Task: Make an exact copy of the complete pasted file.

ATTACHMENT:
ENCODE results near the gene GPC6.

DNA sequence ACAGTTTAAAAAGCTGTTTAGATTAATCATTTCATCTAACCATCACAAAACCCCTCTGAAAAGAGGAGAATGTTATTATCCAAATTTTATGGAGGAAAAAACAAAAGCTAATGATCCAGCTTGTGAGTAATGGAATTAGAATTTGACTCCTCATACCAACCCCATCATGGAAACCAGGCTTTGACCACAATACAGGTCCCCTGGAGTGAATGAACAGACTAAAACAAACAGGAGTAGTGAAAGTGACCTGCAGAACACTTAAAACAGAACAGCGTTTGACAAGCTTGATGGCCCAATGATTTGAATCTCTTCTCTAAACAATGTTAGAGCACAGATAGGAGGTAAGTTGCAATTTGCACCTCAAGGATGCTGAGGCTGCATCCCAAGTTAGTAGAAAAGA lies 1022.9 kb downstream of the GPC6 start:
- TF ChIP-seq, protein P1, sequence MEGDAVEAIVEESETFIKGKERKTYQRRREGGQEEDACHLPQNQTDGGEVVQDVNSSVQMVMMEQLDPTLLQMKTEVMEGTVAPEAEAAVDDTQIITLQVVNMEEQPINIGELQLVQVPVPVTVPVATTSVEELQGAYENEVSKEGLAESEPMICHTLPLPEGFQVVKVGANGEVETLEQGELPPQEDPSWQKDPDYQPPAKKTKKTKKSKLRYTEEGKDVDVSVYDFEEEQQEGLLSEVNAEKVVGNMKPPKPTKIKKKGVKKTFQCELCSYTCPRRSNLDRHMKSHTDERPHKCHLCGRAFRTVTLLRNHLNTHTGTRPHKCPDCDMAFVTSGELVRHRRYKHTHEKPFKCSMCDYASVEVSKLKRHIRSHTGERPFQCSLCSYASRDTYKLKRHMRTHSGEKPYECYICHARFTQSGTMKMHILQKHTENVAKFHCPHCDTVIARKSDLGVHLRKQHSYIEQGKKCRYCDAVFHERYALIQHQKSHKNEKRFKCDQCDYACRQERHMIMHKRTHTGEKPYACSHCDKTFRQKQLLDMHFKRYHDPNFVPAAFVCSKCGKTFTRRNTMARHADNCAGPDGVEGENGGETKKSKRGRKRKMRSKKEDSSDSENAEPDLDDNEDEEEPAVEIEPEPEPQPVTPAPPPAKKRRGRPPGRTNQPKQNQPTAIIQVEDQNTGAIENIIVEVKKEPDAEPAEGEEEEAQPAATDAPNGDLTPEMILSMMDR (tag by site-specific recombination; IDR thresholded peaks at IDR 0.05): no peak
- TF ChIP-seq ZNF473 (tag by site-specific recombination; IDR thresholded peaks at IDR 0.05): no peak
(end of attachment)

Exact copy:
ENCODE results near the gene GPC6.

DNA sequence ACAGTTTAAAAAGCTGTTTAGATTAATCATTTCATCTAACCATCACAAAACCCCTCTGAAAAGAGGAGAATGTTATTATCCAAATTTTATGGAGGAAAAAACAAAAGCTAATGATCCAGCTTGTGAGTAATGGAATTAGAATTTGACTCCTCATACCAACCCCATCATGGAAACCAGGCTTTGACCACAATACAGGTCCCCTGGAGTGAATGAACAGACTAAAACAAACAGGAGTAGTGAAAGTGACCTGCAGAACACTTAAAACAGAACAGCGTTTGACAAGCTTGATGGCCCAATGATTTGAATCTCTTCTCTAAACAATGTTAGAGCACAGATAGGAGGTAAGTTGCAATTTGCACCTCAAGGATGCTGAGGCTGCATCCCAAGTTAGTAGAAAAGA lies 1022.9 kb downstream of the GPC6 start:
- TF ChIP-seq, protein P1, sequence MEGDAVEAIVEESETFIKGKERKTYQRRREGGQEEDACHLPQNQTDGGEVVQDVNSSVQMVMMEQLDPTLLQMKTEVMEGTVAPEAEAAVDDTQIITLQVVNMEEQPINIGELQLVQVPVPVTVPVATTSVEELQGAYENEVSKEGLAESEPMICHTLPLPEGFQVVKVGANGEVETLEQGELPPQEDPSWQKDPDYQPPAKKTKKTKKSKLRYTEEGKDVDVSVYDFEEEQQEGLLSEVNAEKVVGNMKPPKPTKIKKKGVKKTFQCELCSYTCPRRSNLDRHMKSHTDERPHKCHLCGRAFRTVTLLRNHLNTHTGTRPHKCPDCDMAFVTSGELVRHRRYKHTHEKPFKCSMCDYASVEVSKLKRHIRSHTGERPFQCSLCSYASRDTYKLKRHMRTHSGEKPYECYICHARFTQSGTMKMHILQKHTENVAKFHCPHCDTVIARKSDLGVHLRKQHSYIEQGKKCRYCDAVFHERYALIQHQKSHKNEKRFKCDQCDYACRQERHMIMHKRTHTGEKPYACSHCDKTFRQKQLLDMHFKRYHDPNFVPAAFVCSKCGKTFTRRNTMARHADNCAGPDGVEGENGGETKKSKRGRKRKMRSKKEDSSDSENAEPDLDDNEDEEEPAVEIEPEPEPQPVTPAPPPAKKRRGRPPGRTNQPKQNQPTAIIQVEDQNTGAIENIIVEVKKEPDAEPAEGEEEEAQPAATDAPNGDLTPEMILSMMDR (tag by site-specific recombination; IDR thresholded peaks at IDR 0.05): no peak
- TF ChIP-seq ZNF473 (tag by site-specific recombination; IDR thresholded peaks at IDR 0.05): no peak